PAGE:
Bottle Nose Dolphins May Address Loved Ones by "Name"

By Pattie Dobranski

Humans may not be the only species that can answer the proverbial question, "What's in a name?"

A study published in a recent issue of "Proceedings of the Royal Society B", a British biological research journal, examines how bottlenose dolphins may share the ability to call the "names" of family and friends through distinctive whistles, rather than words.

25 Years of Research

While earlier research discovered bottlenose dolphins named themselves by emitting unique whistles that announce their presence, this new study suggests they mimic the whistles of others to seemingly call them by name.

For this study, researchers from the University of St. Andrews Sea Mammal Research Unit in Scotland assembled 25 years worth of acoustic findings on both wild bottlenose dolphins and captive males, all living in Florida, to draw these conclusions. They also found there was no difference in the development of the name calling between the captive and wild dolphins.

Across the Miles

The dolphins used this name calling technique when trying to reunite with a friend or family member across the ocean, the study explained. Incredibly, the name calling whistles were detected as far as 12.4 miles away. Scientists noted the ability to travel this distance was affected by the depth of the water and the frequency of the dolphin’s specific whistle.


Photo Credit: The Official Blog of the U.S. Department of Education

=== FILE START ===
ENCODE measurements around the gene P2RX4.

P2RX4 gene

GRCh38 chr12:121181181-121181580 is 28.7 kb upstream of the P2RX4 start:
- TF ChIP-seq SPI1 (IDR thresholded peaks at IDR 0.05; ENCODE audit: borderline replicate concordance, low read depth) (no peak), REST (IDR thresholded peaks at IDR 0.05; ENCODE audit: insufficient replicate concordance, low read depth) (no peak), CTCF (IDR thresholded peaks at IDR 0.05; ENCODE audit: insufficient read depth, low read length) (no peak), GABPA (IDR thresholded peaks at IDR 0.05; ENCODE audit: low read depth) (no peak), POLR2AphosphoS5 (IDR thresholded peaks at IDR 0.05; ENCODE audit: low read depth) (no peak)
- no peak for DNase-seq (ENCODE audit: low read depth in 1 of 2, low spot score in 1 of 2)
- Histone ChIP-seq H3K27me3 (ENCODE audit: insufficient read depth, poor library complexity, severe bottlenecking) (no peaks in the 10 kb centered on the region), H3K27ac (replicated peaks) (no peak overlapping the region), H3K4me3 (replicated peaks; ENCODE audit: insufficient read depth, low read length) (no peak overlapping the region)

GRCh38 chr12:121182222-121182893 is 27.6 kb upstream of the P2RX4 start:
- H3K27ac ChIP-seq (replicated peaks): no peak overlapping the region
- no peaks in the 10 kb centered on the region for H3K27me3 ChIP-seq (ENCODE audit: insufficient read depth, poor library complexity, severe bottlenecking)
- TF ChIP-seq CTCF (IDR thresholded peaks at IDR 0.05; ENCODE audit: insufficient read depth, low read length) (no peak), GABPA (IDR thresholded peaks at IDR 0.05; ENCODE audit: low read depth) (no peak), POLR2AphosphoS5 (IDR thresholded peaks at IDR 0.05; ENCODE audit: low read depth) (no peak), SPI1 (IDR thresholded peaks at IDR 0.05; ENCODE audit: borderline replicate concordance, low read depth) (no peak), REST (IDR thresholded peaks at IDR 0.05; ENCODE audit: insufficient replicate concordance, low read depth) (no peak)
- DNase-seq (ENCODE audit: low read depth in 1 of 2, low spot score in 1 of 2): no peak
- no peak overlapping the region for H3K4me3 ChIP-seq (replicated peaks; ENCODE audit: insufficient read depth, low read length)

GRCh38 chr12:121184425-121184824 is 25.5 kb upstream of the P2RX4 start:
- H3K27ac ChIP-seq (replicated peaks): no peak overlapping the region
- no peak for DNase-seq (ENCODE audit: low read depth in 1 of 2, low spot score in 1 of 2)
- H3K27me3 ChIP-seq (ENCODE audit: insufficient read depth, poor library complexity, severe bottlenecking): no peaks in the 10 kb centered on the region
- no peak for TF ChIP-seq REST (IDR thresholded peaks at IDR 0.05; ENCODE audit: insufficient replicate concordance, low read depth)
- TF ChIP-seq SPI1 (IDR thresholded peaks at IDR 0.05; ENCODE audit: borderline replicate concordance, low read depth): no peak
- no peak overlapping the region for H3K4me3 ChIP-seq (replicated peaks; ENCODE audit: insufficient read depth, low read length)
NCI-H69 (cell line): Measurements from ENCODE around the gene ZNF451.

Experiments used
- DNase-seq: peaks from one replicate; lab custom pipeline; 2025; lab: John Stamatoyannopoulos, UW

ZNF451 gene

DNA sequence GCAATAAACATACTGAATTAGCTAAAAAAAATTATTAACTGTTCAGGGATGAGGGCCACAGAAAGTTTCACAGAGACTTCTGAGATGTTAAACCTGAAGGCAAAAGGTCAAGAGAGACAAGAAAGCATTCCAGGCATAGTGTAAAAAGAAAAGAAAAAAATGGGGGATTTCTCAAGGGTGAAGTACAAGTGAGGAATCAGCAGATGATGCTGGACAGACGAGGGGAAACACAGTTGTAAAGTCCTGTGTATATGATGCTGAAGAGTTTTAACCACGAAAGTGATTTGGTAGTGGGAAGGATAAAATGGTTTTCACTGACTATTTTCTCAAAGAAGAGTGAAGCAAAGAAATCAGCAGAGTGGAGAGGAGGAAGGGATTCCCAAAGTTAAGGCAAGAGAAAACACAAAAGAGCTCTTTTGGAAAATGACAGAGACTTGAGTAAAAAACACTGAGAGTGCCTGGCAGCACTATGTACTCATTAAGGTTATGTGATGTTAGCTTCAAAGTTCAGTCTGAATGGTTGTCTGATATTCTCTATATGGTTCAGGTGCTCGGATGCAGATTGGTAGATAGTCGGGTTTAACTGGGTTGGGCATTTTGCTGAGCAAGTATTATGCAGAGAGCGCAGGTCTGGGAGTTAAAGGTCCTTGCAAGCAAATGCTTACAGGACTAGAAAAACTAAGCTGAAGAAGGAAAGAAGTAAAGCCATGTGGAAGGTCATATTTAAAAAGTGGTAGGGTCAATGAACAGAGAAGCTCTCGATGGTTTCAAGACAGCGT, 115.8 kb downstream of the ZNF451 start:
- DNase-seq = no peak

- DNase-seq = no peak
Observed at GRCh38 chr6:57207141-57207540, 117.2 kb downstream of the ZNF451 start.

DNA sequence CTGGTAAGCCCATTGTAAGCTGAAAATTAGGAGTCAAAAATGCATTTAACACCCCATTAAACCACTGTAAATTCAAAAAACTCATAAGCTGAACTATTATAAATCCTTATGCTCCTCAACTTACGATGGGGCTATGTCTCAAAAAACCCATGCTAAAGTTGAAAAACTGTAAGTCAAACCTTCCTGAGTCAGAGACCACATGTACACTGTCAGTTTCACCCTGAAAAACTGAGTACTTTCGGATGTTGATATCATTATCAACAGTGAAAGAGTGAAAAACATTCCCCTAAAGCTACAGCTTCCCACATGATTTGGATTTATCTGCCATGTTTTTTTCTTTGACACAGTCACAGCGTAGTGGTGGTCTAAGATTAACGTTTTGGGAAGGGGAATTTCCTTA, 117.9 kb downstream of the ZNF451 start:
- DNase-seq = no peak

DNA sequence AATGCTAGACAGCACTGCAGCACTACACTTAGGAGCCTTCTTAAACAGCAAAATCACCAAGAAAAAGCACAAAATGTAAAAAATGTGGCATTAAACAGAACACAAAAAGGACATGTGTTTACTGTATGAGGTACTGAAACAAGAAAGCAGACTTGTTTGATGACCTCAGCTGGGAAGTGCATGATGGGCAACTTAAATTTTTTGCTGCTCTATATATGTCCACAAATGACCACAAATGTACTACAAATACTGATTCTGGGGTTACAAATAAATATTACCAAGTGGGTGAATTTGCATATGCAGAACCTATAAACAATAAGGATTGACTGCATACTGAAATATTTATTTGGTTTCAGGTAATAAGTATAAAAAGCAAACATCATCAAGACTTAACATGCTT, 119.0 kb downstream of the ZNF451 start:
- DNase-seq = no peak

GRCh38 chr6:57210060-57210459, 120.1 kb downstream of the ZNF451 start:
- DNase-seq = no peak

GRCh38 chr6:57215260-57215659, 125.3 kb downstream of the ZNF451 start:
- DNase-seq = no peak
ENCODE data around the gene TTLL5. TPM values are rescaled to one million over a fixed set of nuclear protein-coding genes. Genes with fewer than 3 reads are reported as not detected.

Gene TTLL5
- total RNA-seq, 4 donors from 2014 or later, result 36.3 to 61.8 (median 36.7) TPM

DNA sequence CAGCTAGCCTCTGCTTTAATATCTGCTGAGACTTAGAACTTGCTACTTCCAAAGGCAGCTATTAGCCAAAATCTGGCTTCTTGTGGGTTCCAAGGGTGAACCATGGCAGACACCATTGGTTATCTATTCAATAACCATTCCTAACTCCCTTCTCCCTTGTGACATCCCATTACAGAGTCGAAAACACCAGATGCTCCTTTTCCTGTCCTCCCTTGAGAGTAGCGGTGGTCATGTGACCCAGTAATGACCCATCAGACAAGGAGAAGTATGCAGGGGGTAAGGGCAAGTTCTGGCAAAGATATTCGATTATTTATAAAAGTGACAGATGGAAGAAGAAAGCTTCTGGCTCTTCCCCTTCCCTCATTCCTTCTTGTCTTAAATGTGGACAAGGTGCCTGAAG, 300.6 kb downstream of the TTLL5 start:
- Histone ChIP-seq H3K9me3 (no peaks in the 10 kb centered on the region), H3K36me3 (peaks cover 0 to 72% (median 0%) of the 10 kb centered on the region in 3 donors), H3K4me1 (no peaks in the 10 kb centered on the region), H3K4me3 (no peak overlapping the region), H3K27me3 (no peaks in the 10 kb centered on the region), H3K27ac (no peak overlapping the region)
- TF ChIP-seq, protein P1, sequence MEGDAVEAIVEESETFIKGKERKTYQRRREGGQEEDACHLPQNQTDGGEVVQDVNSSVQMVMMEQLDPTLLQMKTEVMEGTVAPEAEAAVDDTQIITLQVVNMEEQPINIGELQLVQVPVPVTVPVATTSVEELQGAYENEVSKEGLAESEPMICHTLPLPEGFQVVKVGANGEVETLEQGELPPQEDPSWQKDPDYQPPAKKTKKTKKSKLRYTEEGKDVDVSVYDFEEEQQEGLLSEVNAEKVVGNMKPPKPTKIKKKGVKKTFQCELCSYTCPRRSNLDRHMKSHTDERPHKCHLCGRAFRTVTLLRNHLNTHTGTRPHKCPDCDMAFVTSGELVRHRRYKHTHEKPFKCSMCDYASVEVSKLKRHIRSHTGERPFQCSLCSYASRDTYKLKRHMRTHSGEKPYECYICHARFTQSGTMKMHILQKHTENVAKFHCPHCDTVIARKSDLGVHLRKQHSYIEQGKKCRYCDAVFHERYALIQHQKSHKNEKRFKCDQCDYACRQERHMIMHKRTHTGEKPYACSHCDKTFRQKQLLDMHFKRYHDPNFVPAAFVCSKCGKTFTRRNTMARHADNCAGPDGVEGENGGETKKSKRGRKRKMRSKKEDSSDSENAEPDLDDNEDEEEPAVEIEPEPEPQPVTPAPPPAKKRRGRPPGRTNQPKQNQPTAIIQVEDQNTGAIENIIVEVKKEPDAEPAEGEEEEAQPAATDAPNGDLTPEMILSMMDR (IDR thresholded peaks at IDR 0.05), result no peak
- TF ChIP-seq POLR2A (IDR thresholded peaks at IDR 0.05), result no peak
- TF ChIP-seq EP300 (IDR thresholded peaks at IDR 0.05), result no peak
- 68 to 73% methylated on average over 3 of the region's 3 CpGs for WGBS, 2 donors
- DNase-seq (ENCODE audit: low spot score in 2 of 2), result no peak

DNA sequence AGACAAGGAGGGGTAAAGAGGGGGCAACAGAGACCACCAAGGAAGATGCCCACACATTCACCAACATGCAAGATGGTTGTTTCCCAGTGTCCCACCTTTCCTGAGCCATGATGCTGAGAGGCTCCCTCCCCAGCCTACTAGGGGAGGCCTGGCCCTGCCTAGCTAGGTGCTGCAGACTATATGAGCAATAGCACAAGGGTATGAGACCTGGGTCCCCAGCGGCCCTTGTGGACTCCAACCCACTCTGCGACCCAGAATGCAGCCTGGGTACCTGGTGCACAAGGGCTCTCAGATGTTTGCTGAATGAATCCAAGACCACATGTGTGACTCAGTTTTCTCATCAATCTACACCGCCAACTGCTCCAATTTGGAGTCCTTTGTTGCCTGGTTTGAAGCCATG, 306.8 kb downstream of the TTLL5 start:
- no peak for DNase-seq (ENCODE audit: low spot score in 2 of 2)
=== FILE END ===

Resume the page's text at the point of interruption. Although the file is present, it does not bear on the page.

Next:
Terms of Endearment

The name calling was never used in aggressive encounters, the study said, and was only offered to find loved ones. Further, dolphins even seem to apply inflection or an accent when calling others through mimicking the other dolphins' self-proclaimed names. This seems to show the dolphins were calling others and not just announcing their own names. Even though this all adds up to quite a complex form of communication among bottlenose dolphins, scientists are not ready to call these dolphin exchanges "speaking." Language currently remains a human-exclusive form of communication.

What’s on the Horizon?

The give and take between bottlenose dolphins continues to intrigue scientists. Right now, researchers are conducting audio experiments to gauge the reaction of wild dolphins to the recorded sound of their own whistle/name calling.

Classroom Discussion

  • Do you think the bottlenose dolphin name calling whistles are a language?
  • Why do you think this research is important to humans or other animals?